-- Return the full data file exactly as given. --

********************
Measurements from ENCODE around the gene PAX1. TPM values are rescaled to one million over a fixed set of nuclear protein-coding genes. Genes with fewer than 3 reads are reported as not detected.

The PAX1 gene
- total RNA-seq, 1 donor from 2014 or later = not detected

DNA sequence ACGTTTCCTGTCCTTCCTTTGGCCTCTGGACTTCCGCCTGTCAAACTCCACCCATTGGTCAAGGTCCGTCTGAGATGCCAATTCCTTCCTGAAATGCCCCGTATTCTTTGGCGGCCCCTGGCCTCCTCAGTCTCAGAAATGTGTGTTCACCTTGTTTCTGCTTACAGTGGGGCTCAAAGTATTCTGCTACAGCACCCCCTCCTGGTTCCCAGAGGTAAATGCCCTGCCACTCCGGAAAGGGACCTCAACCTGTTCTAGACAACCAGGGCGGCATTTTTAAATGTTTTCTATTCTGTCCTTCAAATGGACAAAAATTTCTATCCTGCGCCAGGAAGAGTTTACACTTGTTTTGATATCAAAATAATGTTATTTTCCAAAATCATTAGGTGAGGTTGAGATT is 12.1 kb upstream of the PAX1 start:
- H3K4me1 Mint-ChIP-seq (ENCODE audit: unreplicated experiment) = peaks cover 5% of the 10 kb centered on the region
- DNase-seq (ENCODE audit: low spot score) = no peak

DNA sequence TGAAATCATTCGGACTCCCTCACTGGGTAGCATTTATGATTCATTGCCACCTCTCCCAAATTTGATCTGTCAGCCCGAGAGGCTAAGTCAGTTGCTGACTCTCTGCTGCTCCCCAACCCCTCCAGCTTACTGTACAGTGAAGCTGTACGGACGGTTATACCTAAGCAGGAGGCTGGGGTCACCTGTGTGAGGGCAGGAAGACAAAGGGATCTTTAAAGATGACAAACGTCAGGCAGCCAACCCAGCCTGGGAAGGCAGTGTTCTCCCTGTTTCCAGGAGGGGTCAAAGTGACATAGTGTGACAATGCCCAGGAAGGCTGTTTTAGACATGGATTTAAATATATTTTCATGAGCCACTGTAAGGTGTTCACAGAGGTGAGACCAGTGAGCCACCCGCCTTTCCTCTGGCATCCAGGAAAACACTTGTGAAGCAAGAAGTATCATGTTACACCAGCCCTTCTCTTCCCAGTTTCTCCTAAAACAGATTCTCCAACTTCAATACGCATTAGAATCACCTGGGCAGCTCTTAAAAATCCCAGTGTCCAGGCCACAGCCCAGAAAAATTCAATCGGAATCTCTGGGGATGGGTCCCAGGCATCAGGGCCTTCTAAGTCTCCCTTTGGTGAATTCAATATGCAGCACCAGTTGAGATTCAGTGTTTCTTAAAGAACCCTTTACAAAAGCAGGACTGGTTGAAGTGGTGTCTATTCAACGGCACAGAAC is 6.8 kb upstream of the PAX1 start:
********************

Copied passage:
Measurements from ENCODE around the gene PAX1. TPM values are rescaled to one million over a fixed set of nuclear protein-coding genes. Genes with fewer than 3 reads are reported as not detected.

The PAX1 gene
- total RNA-seq, 1 donor from 2014 or later = not detected

DNA sequence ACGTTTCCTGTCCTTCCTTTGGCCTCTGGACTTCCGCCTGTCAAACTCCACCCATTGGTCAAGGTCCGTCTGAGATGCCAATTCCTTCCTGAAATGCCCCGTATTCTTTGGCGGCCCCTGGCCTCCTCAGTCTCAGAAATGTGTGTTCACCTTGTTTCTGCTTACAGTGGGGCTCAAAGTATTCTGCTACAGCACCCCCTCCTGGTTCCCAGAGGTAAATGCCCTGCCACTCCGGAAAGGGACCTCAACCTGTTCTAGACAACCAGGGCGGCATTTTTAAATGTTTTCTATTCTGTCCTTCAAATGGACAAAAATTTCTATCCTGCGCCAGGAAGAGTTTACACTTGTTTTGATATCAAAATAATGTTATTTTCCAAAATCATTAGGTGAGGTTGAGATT is 12.1 kb upstream of the PAX1 start:
- H3K4me1 Mint-ChIP-seq (ENCODE audit: unreplicated experiment) = peaks cover 5% of the 10 kb centered on the region
- DNase-seq (ENCODE audit: low spot score) = no peak

DNA sequence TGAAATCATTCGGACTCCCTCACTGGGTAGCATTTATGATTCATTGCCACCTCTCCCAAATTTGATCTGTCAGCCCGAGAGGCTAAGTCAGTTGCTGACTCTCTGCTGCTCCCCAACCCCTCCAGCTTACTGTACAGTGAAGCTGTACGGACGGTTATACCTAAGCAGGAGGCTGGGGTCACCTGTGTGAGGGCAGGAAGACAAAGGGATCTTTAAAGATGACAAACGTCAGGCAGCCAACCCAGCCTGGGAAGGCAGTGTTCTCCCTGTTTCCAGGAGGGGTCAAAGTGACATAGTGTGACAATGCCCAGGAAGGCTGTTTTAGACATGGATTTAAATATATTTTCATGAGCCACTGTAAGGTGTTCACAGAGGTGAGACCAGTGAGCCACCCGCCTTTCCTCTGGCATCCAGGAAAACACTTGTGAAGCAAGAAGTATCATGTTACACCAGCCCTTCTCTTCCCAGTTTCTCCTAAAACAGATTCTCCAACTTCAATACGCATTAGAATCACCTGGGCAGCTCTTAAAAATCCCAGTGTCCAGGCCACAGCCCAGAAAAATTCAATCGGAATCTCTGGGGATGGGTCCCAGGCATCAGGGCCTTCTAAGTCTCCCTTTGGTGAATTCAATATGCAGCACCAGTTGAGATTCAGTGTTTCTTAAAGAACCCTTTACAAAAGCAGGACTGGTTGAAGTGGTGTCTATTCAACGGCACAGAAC is 6.8 kb upstream of the PAX1 start: